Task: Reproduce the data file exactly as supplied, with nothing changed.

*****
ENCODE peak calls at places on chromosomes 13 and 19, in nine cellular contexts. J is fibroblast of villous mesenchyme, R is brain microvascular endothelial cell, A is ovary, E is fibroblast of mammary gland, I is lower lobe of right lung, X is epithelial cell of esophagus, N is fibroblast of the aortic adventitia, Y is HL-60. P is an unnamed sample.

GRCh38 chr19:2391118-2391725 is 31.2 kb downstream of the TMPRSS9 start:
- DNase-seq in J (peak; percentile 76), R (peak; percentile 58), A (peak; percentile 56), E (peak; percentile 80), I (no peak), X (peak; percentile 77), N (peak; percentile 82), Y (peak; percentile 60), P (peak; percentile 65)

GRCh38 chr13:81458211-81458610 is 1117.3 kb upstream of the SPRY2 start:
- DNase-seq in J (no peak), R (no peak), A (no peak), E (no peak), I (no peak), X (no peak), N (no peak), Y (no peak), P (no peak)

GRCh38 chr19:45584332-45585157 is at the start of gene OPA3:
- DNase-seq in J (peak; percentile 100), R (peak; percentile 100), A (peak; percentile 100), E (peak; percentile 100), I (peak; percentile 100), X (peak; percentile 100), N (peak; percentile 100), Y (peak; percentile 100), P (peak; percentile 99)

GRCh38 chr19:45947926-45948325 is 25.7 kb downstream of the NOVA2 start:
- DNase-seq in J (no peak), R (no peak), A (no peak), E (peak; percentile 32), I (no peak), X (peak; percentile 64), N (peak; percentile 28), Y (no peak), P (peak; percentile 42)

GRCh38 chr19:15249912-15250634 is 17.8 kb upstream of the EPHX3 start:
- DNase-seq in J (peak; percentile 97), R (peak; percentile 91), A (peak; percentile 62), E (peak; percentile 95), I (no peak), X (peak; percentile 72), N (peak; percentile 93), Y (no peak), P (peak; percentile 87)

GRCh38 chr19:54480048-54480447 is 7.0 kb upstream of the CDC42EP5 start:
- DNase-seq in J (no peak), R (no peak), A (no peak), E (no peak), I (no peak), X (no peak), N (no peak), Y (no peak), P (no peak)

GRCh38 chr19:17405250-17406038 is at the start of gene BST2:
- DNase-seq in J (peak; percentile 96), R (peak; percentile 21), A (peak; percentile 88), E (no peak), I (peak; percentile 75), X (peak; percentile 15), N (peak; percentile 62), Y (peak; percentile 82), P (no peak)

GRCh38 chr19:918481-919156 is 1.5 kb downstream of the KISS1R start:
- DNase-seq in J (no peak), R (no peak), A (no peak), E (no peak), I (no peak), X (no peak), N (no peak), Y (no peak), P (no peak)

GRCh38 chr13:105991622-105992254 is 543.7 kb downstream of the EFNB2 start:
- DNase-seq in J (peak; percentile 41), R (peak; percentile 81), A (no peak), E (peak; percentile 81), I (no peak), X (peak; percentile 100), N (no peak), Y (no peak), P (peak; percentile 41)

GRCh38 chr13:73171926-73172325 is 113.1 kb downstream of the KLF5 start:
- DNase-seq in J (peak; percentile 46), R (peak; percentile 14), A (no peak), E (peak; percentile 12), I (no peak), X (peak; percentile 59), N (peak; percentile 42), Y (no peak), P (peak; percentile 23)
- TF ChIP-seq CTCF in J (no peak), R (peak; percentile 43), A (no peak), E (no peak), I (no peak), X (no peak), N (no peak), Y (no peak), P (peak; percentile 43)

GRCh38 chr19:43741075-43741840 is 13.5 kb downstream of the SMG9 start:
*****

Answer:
ENCODE peak calls at places on chromosomes 13 and 19, in nine cellular contexts. J is fibroblast of villous mesenchyme, R is brain microvascular endothelial cell, A is ovary, E is fibroblast of mammary gland, I is lower lobe of right lung, X is epithelial cell of esophagus, N is fibroblast of the aortic adventitia, Y is HL-60. P is an unnamed sample.

GRCh38 chr19:2391118-2391725 is 31.2 kb downstream of the TMPRSS9 start:
- DNase-seq in J (peak; percentile 76), R (peak; percentile 58), A (peak; percentile 56), E (peak; percentile 80), I (no peak), X (peak; percentile 77), N (peak; percentile 82), Y (peak; percentile 60), P (peak; percentile 65)

GRCh38 chr13:81458211-81458610 is 1117.3 kb upstream of the SPRY2 start:
- DNase-seq in J (no peak), R (no peak), A (no peak), E (no peak), I (no peak), X (no peak), N (no peak), Y (no peak), P (no peak)

GRCh38 chr19:45584332-45585157 is at the start of gene OPA3:
- DNase-seq in J (peak; percentile 100), R (peak; percentile 100), A (peak; percentile 100), E (peak; percentile 100), I (peak; percentile 100), X (peak; percentile 100), N (peak; percentile 100), Y (peak; percentile 100), P (peak; percentile 99)

GRCh38 chr19:45947926-45948325 is 25.7 kb downstream of the NOVA2 start:
- DNase-seq in J (no peak), R (no peak), A (no peak), E (peak; percentile 32), I (no peak), X (peak; percentile 64), N (peak; percentile 28), Y (no peak), P (peak; percentile 42)

GRCh38 chr19:15249912-15250634 is 17.8 kb upstream of the EPHX3 start:
- DNase-seq in J (peak; percentile 97), R (peak; percentile 91), A (peak; percentile 62), E (peak; percentile 95), I (no peak), X (peak; percentile 72), N (peak; percentile 93), Y (no peak), P (peak; percentile 87)

GRCh38 chr19:54480048-54480447 is 7.0 kb upstream of the CDC42EP5 start:
- DNase-seq in J (no peak), R (no peak), A (no peak), E (no peak), I (no peak), X (no peak), N (no peak), Y (no peak), P (no peak)

GRCh38 chr19:17405250-17406038 is at the start of gene BST2:
- DNase-seq in J (peak; percentile 96), R (peak; percentile 21), A (peak; percentile 88), E (no peak), I (peak; percentile 75), X (peak; percentile 15), N (peak; percentile 62), Y (peak; percentile 82), P (no peak)

GRCh38 chr19:918481-919156 is 1.5 kb downstream of the KISS1R start:
- DNase-seq in J (no peak), R (no peak), A (no peak), E (no peak), I (no peak), X (no peak), N (no peak), Y (no peak), P (no peak)

GRCh38 chr13:105991622-105992254 is 543.7 kb downstream of the EFNB2 start:
- DNase-seq in J (peak; percentile 41), R (peak; percentile 81), A (no peak), E (peak; percentile 81), I (no peak), X (peak; percentile 100), N (no peak), Y (no peak), P (peak; percentile 41)

GRCh38 chr13:73171926-73172325 is 113.1 kb downstream of the KLF5 start:
- DNase-seq in J (peak; percentile 46), R (peak; percentile 14), A (no peak), E (peak; percentile 12), I (no peak), X (peak; percentile 59), N (peak; percentile 42), Y (no peak), P (peak; percentile 23)
- TF ChIP-seq CTCF in J (no peak), R (peak; percentile 43), A (no peak), E (no peak), I (no peak), X (no peak), N (no peak), Y (no peak), P (peak; percentile 43)

GRCh38 chr19:43741075-43741840 is 13.5 kb downstream of the SMG9 start: